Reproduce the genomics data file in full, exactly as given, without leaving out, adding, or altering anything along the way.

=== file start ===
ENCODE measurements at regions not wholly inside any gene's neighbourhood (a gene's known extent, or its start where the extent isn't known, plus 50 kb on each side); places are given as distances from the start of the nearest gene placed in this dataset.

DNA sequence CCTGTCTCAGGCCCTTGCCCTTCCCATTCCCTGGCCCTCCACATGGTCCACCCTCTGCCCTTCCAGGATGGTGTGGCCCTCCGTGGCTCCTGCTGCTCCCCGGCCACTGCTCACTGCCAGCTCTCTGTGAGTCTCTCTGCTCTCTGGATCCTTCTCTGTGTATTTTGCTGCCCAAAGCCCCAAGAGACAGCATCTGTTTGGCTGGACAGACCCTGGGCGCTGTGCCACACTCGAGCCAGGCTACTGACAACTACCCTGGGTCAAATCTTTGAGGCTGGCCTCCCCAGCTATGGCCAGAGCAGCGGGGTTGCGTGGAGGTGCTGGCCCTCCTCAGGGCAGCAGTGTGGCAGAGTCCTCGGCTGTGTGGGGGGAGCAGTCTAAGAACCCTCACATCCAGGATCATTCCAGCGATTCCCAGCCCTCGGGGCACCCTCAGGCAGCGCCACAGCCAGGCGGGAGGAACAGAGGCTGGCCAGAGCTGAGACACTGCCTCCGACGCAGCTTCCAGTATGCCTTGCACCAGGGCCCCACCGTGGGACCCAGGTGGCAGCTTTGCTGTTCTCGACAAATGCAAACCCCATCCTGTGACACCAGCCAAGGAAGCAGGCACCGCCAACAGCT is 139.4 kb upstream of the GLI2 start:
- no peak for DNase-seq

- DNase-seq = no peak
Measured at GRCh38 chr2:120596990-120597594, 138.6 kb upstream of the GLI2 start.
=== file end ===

ENCODE measurements at regions not wholly inside any gene's neighbourhood (a gene's known extent, or its start where the extent isn't known, plus 50 kb on each side); places are given as distances from the start of the nearest gene placed in this dataset.

DNA sequence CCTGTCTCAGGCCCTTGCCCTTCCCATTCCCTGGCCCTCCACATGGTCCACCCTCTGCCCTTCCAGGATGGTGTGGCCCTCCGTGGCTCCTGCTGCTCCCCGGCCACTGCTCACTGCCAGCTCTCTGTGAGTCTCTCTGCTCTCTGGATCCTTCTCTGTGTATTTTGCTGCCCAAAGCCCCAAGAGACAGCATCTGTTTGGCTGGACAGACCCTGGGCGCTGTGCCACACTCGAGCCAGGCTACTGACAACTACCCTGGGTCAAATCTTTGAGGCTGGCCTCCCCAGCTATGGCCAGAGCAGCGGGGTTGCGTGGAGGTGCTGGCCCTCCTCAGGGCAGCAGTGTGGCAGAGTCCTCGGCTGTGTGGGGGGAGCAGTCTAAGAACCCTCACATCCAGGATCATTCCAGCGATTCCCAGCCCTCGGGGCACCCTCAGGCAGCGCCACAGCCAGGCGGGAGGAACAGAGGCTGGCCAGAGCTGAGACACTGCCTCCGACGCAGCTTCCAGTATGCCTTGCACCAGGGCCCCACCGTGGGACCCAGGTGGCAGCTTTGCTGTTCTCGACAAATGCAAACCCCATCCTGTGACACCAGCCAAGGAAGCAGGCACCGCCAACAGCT is 139.4 kb upstream of the GLI2 start:
- no peak for DNase-seq

- DNase-seq = no peak
Measured at GRCh38 chr2:120596990-120597594, 138.6 kb upstream of the GLI2 start.